These Stainless Steel Facial Tools Have Given Me More Results in a Week Than My Jade Rollers Ever Did

Defined jawline, is that you?

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Sacheu Facial Roller Tools
Photo: Courtesy

Jade facial rollers and tools may have come onto the mainstream beauty scene sometime in the last five years, but they've been a part of Chinese skincare routines since the 7th century. The pretty gemstone tools act as a dual-sided facial massager to help reduce swelling, promote blood circulation, drain lymphatic fluids and more — plus, jade gemstones are thought to soothe the mind and help release negative thoughts. While they certainly look lovely, I've personally never noticed a big difference from my jade rollers — which is why I was intrigued by Sachue's new and improved take on the tools.

Sachue founder and beauty influencer, Sarah Cheung, grew up in Asia where facial rollers and gua sha tools — a smoother facial tool that can be rubbed along the face to release tension, sculpt the facial muscles, and more — were a part of her beauty routine since she was young. However, she realized that jade and quartz, the two traditional materials used in the tools, were porous and could harbor acne-causing bacteria, which is a big no-no for a product you're rubbing on your skin daily. The excessive mining of these gemstones was also problematic for the environment. To combat these two issues, she reimagined the traditional tools, using 100 percent recycled stainless steel to create her own versions. The result was non-porous, eco-friendly skincare tools that are better for your skin and the environment.


I decided to put the stainless steel facial roller to the test first, since it was the product I was most familiar with. Unlike my jade roller, which is still sitting in my freezer as we speak, the stainless steel facial roller was naturally cooling to the touch. It also felt a lot more durable than my jade roller, which had begun to rust and squeak — probably from sitting in my freezer. I applied my nighttime skincare concoctions, which include serums and creams, and then used the facial roller in an outward motion along my forehead, cheekbones, and under-eyes to rub in the products. I didn't notice much of a difference — though I did feel more relaxed — but figured the real test would come in the morning, once my products had set overnight.

I woke up and realized that this is what facial rollers were supposed to do. My morning face, which is normally puffy, was significantly less bloated and my under-eye bags were slightly less pillowy. I also felt like my skincare products had really melted into my skin overnight, and was hesitant to wash my face and ruin the glow.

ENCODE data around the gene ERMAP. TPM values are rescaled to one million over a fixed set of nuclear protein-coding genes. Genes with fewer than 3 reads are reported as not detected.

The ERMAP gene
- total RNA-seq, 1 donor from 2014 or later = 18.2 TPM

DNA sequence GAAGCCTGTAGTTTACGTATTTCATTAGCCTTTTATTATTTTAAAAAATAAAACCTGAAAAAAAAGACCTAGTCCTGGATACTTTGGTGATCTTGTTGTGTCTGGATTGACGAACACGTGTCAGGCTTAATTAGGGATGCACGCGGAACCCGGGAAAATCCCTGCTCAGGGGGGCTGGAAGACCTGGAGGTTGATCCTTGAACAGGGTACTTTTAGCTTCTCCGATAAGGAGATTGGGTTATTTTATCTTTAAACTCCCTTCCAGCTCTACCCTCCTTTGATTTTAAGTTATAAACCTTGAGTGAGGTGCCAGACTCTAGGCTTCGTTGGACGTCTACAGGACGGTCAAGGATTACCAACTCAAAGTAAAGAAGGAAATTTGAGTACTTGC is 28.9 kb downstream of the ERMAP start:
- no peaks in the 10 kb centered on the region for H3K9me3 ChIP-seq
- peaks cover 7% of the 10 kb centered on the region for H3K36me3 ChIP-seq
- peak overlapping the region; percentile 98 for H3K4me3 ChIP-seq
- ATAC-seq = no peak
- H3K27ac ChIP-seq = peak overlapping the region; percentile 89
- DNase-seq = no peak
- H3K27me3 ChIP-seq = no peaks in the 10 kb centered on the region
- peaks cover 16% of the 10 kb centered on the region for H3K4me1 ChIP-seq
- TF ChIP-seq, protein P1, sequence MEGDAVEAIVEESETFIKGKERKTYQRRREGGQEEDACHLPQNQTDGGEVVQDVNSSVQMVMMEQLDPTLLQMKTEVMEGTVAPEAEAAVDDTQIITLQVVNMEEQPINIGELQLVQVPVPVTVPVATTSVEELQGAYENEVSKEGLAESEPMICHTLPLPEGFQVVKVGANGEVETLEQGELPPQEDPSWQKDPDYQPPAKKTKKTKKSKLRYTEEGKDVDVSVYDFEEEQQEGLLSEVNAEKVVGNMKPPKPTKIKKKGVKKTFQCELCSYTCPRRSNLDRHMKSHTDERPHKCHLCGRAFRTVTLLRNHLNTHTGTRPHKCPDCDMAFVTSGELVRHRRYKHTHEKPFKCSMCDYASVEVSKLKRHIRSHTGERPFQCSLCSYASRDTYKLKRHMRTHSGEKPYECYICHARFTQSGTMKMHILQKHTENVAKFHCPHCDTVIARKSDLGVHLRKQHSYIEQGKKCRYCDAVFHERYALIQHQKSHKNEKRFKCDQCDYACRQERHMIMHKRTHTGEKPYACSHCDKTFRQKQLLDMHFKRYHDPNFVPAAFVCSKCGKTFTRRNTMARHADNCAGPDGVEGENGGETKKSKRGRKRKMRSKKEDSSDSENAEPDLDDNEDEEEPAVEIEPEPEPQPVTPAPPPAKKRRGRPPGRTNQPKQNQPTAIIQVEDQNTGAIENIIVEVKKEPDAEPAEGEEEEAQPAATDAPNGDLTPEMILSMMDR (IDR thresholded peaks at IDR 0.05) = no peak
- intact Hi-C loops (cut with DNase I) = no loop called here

I was so pleased with the results I decided to try the gua sha tool next. Gua sha literally translates to "scrape wind," according to Anna Lam, of Ginger Chi, a natural boutique in New York — which makes sense, as you lightly "scrape" the tool across your face to promote new blood flow — and it has traditionally been used to relieve muscle pain and release toxins. Unlike the jade roller, which moves in one direction, the gua sha tool has a unique curved shape that's great for sculpting and contouring the face. According to Cheung, it can also penetrate much deeper into the muscles. I had no idea where to begin, so thankfully Sachue had a helpful YouTube tutorial on the site.

According to Cheung's tutorial, the best time to use the gua sha tool is in the morning because you've been "laying horizontal" all night so there's "a lot of fluid retention" in the face. (Let's pretend I knew that and wasn't just overly zealous to try the tool right when I woke up.) Her biggest tip is to use a "slip agent" like serum or a moisturizer, before using the tool "otherwise you're just breaking down the collagen." She notes that in traditional Chinese medicine, you scrape the gua sha tool until you're red, but you should only use light to medium pressure on your face and repeat each motion five times. She demonstrates that you should scrape along the jawline and "wiggle" at the end of the jawline with the divet side. Then she scrapes along her cheekbones with the curved side, her eyebrows with the divet side, her forehead with the curved side, the bridge of her nose with the divet side, and so on. The biggest takeaway for me was that you use the smaller divet side for tighter areas like corners and the smooth curved side for larger muscles.

While the stainless steel roller seemed to help set my products and deliver results overnight, the results from the gua sha roller were nearly instant. My jawline was more sculpted and my previously non-existent cheekbones were visible. I can't speak to wrinkle-reduction since I think that may come over time, but the sculpting and lymphatic drainage effects were instantly noticeable. Plus, the cooling effect felt like a splash of cold water on my face, making me feel less groggy and more awake.

If you too have been wondering why your facial rollers aren't delivering the results TikTok promised, I highly suggest trying Sacheu's stainless steel tools ASAP.

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